Donald Trump’s ad begins with a shot of President Obama and Hillary Clinton. Then comes a U.S. battleship launching a cruise-missile strike. From there it moves swiftly through an explosive montage: The suspects in the recent California terrorist attack. Shadowy figures racing across the U.S.-Mexico border. Islamic State militants.
The narrator, a deep-voiced man, speaks ominously: “That’s why he’s calling for a temporary shutdown of Muslims entering the United States, until we can figure out what’s going on. He’ll quickly cut the head off ISIS and take their oil. And he’ll stop illegal immigration by building a wall on our southern border that Mexico will pay for.”
The spot closes with the image of Trump thundering at one of his rallies, “We will make America great again!”
The Republican presidential candidate’s long-awaited and hotly anticipated first ad, which was shared exclusively with The Washington Post, is set to launch Monday as part of a series that will air in the final month before the Iowa caucuses. Trump has vowed to spend at least $2 million a week on the ads–an amount that will be amplified by the countless times they are likely to be played on cable news and across social media.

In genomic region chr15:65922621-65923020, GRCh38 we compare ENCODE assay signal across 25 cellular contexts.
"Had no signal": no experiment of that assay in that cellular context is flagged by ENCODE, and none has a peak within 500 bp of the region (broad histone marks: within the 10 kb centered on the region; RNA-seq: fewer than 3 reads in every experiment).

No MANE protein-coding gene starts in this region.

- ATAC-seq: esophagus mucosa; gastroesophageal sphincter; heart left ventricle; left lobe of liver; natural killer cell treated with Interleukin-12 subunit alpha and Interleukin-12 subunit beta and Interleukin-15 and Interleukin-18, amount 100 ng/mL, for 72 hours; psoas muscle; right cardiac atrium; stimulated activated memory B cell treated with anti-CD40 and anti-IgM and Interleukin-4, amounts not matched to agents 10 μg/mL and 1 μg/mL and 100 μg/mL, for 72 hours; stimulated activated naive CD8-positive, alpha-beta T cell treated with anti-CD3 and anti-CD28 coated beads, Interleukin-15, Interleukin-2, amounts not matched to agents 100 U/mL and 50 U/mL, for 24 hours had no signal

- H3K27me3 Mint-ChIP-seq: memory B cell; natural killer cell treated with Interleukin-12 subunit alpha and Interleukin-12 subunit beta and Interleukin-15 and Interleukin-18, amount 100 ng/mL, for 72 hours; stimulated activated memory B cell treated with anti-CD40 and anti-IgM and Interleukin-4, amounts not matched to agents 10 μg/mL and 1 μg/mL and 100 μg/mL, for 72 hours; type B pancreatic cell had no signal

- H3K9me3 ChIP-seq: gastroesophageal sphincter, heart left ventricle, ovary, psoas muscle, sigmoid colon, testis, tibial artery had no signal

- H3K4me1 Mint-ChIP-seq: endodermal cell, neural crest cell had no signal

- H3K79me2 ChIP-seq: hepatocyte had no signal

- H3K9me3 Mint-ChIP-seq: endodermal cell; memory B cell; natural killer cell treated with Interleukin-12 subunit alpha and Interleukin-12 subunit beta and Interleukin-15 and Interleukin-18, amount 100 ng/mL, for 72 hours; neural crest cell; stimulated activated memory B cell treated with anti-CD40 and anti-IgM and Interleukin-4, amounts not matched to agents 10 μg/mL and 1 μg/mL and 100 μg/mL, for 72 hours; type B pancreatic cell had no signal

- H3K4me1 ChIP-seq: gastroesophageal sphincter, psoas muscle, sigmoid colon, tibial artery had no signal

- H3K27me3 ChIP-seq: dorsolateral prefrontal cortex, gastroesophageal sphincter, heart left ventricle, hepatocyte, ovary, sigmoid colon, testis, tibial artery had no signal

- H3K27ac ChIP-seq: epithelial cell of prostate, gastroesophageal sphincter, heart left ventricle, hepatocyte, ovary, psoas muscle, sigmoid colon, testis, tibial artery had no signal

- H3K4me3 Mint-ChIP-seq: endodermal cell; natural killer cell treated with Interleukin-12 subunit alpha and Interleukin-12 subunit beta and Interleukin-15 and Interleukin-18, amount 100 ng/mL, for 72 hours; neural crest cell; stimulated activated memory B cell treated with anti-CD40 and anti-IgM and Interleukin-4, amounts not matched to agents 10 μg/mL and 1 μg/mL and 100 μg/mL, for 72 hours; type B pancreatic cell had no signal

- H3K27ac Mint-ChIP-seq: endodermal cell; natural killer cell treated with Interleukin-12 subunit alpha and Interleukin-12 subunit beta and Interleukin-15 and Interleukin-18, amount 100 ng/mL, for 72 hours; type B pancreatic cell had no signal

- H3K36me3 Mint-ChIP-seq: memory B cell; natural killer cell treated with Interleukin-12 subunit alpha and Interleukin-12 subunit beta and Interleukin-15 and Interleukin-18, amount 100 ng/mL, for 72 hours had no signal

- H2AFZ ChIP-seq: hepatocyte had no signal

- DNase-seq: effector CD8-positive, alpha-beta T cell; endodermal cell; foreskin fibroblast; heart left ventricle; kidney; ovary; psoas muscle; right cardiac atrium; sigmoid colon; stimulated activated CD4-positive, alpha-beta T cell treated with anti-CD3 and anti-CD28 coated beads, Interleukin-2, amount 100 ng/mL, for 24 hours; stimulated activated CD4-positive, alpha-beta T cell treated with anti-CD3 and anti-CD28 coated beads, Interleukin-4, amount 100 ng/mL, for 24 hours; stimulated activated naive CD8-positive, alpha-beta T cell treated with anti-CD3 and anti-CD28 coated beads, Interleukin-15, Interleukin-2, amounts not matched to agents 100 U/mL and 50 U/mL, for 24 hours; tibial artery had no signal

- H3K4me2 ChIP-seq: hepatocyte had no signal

The decision to air television ads–which Trump hinted at for months, though the billionaire mogul has been loath to spend more than he deems necessary–represents a tightly produced new act for a candidate who has fed largely off free media attention.
In an interview Sunday with The Post, Trump said that he has six to eight ads in production and that his was a “major buy and it’s going to go on for months.” He said he hopes the spots impress upon undecided voters that the country has become “a dumping ground.”
“The world is laughing at us, at our stupidity,” he said. “It’s got to stop. We’ve got to get smart fast–or else we won’t have a country.”
One afternoon last week in the candidate’s 26th-floor suite at Trump Tower here, the fiery depictions of global terrorism flickered on Trump’s face as he stared down at campaign manager Corey Lewandowski’s laptop computer to watch the final cut of the ad.
“Play it again,” Trump told Lewandowski, nodding approvingly. “I love the feel of it.”
The ad, which is 30 seconds long, will air in Iowa and New Hampshire. Lewandowski said Trump eventually plans to advertise in Nevada and South Carolina, whose contests will come later in February.